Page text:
Basil’s homily on the Forty Martyrs of Sebastea is thought to have been delivered during a festival held at the martyrium of the Forty in Kaisareia/Caesarea. It is the earliest datable testimony to the rise of one of the most popular cults of Anatolia. Basil’s narrative of the martyrdom has much in common with the narration of the Greek Martyrdom of the Forty Martyrs of Sebaste (E01303), a version of which may have been Basil’s source. Many of the narrative elements present in Basil’s homily were taken up in the later hagiographical tradition. Basil does not name the place of his heroes’ martyrdom, but it is evident that he follows the legend about their martyrdom in Armenia, near Sebasteia/Sebaste. It seems that the cult of these saints spread with the distribution of their relics and ashes (Bernardi 1968, 83-84). This homily contains no direct reference to them – indeed it provides no evidence about the location and nature of the Caesarean shrine of the Forty Martyrs – but it alludes to the existence of several shrines dedicated to them in Cappadocia. It is probable that these shrines were founded by the distribution of the martyrs’ ashes and relics, which must have taken place with the blessing of the bishop of Sebasteia/Sebaste. From 357/8 to 379/80, that city was administered by Eustathios, who was a mentor and close friend of Basil of Caesarea, and their good relations (broken from 373/4 on) may have encouraged the transfer of relics as gifts to various communities in Cappadocia. Basil’s family was one of the recipients in the 350s, when they founded a shrine on their estate in Pontus (see E01298). The shrine of Caesarea/Kaisareia may also have been founded in the same context (Maraval 1999, 197-198). Locality and universality in the cult of these martyrs are a central theme in the homily. As he does in his homily on *Gordios of Kaisareia/Caesarea (E00671), Basil plays on the rules of encomiastic writing, stating that it makes no sense to look for the martyrs’ hometown (as one does in a normal encomium), since the martyrs were born in different places. What matters, according to Basil, is their unity in martyrdom and in their veneration and invocation as a group, since the martyrs are citizens of heaven, regardless of their earthly homes. This argument may be Basil’s way to circumvent what must have been a troublesome issue in the early steps of the development of the cult of the Forty Martyrs, namely the origins of various members of the group. It seems that several places in Cappadocia and Pontus claimed connection with this or that of the Forty Martyrs – some of these claims are indeed reflected in the Testament of the Forty Martyrs (E00255). Basil’s insistence on the unity of the martyrs as a group and on the prevalence of their heavenly city over their earthly homes probably reflects the effort of the church to give a definitive shape to a group of local cults, developing under the influence of local rivalries, by turning them into a single group cult with loose or no local associations at all. This is an important event in the history of the cult of saints, since, for most martyrs of this period, association with a place or city was an important aspect of cult. One should notice the contrast of Basil’s argument on the non-importance of the Forty Martyrs’ earthly origins, with his own homily on the local Caesarean martyr Gordios, where the same author focuses on the special reverence and popularity of that martyr, precisely because he was both born and martyred in the city of Kaisareia/Caesarea (E00671). Another central idea in our text is the imitation motif and the presentation of the martyrs as examples of virtue, which are central in Basil’s understanding of the cult of saints, and feature very prominently in all his hagiographical homilies. This homily, however, also contains an extensive reference to the role of the martyrs as intercessors and helpers in sickness and trouble.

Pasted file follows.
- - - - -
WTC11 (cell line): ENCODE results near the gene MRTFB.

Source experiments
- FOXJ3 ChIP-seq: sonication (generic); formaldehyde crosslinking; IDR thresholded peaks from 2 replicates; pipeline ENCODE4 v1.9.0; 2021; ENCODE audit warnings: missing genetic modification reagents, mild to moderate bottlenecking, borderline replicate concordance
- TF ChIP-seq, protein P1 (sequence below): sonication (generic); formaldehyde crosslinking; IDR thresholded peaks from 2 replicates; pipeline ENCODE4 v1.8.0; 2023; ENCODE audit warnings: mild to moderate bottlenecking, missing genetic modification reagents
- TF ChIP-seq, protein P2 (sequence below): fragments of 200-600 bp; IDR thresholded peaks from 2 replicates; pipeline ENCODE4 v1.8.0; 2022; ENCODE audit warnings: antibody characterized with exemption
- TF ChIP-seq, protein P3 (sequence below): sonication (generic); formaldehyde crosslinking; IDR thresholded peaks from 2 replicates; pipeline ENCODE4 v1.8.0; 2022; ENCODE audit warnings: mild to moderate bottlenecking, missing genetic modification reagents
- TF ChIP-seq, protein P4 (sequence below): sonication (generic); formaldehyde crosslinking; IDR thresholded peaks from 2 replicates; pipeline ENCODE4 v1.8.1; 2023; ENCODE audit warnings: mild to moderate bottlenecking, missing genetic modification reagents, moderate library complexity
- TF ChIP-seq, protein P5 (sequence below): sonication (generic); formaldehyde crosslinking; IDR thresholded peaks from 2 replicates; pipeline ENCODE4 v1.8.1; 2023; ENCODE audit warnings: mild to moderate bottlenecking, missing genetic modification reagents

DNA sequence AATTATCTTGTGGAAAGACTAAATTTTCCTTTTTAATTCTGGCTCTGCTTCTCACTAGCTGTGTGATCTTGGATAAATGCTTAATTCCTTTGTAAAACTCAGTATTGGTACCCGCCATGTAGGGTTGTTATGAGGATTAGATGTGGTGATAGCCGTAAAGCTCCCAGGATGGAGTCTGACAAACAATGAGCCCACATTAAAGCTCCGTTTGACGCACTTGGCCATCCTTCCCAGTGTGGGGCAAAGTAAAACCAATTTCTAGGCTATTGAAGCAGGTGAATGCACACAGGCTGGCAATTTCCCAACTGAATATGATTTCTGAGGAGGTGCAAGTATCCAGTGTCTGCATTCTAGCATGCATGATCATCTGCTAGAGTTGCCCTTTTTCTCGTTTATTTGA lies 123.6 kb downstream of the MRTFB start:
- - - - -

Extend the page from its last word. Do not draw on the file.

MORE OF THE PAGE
Bibliography